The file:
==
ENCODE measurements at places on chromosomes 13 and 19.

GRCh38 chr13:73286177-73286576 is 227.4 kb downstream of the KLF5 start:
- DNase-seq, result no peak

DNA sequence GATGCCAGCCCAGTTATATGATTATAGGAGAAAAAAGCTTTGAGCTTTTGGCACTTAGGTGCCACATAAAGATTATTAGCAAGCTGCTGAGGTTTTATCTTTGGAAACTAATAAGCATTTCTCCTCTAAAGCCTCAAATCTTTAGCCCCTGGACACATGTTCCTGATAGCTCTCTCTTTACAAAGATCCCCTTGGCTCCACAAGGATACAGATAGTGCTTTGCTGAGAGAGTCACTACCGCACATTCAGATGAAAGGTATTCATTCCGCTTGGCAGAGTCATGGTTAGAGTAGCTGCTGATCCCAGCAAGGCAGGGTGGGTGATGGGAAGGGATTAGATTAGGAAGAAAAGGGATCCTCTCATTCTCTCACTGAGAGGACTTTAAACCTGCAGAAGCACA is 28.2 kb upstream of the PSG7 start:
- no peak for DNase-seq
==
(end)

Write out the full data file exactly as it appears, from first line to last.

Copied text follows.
ENCODE measurements at places on chromosomes 13 and 19.

GRCh38 chr13:73286177-73286576 is 227.4 kb downstream of the KLF5 start:
- DNase-seq, result no peak

DNA sequence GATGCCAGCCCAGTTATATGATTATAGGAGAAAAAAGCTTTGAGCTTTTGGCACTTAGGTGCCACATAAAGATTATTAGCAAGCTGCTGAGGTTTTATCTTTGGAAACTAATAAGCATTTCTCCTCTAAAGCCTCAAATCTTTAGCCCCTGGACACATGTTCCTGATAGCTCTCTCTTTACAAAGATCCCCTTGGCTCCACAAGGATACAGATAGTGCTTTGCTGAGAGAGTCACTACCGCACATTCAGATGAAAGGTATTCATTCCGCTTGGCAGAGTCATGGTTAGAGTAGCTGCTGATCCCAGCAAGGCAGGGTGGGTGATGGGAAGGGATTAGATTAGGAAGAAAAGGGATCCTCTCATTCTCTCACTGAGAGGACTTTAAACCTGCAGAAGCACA is 28.2 kb upstream of the PSG7 start:
- no peak for DNase-seq